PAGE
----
Today I was due to be showing a friend of mine on my course the University Library. We’d both forgotten that we had a lecture first thing and so we went to it (and it was really interesting – on Christian views of deliverance ministry). After that, though, they got caught up in some community drama.
As a result they were frustrated and wanted to just head home and go to the library another time.
Why was it important to go to the library? Well for various reasons they haven’t been to the main university library because it’s big. Very big. And rather daunting if you’re not familiar with it! Yet I love the library. It’s where I write these posts and where I do most of my reading and essays.
I was sure that if I could get them in the front door they would overcome their fear and more than that, that they would love it.
I waited at a distance out of earshot but visible while they had their conversations. They tried to say that they would head home when they were done but I hung around and offered to walk them home (they live near me anyway).
I wanted to get to the library because I needed to write a report and get it sent in.
But I was patient and waited to see what would happen.
We went to their car and they offered me a lift to the library. I accepted, on the condition that they pop in with me and ‘dip their toe in the water’, as it were.
We ended up talking about their essay in the car, what kind of books they would need. And then they we walked and talked to the library.
Entering the foyer there was a barrage of noise and a commotion of students. The entrance area is a group study area where people can talk and hangout with friends.
My friend seemed a bit overwhelmed but I assured them calmly that this is the worst bit, and it’s not like this in the whole library. They took their card, scanned it and came through the turnstile.
I took them up the main staircase and their body relaxed as they looked around at the vaulted ceilings and the modern glass walls and the desks filled with quiet students and their books.
Theology books are on the top floor, so we walked along and I showed them my favourite corners to sit and work. Then there was the large windows with a clear view of the Cathedral. They loved it!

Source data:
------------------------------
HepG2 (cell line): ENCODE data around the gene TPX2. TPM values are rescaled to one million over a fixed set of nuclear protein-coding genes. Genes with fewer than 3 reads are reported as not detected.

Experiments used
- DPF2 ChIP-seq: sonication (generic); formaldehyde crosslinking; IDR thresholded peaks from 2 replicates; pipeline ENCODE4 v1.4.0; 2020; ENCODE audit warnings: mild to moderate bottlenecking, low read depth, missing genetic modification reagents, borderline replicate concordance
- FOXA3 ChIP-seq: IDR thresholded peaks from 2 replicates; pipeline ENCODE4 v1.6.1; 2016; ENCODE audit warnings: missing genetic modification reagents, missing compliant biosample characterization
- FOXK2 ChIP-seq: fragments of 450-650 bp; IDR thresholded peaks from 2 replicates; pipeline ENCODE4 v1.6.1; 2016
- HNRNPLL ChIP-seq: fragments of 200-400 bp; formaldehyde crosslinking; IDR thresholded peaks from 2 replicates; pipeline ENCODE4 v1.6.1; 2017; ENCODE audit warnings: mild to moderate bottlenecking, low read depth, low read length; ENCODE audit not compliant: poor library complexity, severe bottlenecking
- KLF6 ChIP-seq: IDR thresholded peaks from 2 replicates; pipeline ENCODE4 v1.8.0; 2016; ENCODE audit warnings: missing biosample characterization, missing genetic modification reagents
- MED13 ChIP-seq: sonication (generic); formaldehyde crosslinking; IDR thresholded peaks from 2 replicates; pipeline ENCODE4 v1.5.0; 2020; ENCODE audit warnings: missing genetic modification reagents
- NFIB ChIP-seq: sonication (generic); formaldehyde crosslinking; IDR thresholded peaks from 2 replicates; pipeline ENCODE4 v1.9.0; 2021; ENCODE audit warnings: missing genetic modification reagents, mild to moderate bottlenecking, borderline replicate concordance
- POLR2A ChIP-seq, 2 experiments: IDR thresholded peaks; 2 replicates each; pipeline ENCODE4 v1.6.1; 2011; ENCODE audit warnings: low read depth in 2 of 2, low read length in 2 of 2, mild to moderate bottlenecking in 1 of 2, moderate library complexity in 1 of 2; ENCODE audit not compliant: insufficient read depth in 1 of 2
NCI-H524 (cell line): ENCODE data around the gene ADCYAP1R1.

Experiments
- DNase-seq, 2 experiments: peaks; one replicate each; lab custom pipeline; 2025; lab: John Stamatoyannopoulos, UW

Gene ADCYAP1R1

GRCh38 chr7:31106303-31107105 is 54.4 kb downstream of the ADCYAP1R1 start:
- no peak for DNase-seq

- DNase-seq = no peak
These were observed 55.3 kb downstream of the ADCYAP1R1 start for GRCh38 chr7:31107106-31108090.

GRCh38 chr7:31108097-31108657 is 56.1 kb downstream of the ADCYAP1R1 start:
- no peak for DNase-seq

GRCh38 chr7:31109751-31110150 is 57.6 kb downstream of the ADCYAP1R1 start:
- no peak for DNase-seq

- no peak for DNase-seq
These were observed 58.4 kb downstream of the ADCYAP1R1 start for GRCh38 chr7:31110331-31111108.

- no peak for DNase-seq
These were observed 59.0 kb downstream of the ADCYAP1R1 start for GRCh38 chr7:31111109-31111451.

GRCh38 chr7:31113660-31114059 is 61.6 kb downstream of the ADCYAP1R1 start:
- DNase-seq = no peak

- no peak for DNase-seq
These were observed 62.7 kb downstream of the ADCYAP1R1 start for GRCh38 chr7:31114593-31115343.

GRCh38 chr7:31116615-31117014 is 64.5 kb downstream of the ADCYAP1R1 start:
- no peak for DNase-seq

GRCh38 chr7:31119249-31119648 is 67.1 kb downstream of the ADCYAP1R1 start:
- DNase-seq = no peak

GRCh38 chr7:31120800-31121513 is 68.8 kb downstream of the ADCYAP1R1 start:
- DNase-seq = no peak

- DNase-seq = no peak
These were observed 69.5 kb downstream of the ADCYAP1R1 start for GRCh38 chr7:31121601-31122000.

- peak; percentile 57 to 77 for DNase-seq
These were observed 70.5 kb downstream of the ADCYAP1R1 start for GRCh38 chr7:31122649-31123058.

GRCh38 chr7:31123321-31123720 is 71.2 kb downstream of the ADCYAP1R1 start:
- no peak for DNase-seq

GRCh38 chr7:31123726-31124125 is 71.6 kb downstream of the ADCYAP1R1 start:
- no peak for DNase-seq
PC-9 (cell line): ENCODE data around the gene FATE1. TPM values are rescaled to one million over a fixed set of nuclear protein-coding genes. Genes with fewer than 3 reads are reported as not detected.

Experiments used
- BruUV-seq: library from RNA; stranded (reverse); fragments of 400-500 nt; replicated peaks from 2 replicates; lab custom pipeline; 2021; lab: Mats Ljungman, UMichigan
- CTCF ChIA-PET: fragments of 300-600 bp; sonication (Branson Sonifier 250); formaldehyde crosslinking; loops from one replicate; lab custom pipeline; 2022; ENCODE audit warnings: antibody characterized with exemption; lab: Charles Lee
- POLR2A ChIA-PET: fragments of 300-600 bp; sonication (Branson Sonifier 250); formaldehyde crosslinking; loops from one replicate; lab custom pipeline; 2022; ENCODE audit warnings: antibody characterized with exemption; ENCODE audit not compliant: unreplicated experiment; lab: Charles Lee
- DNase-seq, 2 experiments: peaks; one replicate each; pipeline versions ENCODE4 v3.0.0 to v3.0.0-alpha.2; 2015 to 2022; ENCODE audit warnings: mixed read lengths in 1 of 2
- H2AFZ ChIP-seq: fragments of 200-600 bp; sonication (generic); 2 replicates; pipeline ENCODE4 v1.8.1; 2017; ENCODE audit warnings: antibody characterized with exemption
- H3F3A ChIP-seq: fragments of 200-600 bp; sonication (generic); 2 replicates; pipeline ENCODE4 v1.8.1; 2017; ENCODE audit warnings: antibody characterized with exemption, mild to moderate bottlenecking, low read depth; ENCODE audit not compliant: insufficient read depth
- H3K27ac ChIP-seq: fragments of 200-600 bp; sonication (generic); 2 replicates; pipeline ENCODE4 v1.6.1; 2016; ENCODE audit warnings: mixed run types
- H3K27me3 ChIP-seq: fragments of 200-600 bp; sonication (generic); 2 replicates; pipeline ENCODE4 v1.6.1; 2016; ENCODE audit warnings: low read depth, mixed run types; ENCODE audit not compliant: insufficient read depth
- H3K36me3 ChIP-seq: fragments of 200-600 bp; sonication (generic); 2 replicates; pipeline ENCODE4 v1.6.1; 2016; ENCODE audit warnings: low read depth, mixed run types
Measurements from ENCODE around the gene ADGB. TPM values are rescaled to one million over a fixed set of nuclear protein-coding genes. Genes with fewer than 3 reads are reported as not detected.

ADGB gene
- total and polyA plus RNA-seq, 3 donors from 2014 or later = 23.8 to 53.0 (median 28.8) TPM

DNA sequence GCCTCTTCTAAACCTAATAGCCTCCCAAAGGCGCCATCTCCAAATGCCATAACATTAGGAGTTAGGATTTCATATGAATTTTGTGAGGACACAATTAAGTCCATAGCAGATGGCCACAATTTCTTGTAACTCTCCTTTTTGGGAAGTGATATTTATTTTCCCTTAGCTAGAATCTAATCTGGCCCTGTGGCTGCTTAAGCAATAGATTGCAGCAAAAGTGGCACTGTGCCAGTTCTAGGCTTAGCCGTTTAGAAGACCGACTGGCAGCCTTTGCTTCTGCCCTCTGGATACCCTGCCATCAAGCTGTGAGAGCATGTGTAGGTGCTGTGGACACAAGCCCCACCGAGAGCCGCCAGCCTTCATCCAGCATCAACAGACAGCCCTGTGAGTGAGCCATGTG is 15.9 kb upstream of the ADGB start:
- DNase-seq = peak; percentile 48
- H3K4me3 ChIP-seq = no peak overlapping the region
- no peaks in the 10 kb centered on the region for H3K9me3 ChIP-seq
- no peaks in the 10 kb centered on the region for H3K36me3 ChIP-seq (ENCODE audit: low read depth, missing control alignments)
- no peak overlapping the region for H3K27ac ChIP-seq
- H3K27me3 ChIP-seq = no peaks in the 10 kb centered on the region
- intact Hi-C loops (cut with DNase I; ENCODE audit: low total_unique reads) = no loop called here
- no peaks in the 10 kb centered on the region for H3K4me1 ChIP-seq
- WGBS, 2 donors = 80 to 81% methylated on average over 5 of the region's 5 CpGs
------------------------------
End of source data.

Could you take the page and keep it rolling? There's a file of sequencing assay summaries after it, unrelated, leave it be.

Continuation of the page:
I showed them how to search for books and their jaw dropped when they realised how many rows of books were just theology books. We found the right aisle. The motion sensor lights clicked into life and I pointed to the relevant shelf. As their eyes spotted the sheer number of books on their topic a grin shone on their face.
I left them to it for a bit. There was no rush.
Patience was key.
When they were ready, I showed them how to check out their books and we left to get a coffee.
They were excited, they will come and spend the day in the library on Wednesday they decide.
Sometimes our desires are matched with fears.
To be helped, or to help, can require someone else to take some time to gently encourage us to achieve what we want to despite our fears.
“You know what, Sam? I’ve been meaning to go in there for weeks! But I kept putting it off. Oh, I love it in there. It feels like actually being at University, you know? I’ll be doing a load of essays over the summer and I’ll come here and find my own corner and get some books and get studying, and writing! What a great place!”
I sat down to work in the library an hour or so later than I’d intended, but I’ve finished my report and now written this.
A little bit of patience doesn’t cost much, and can encourage someone else to become more than they thought they could be by themselves.
That’s worth it.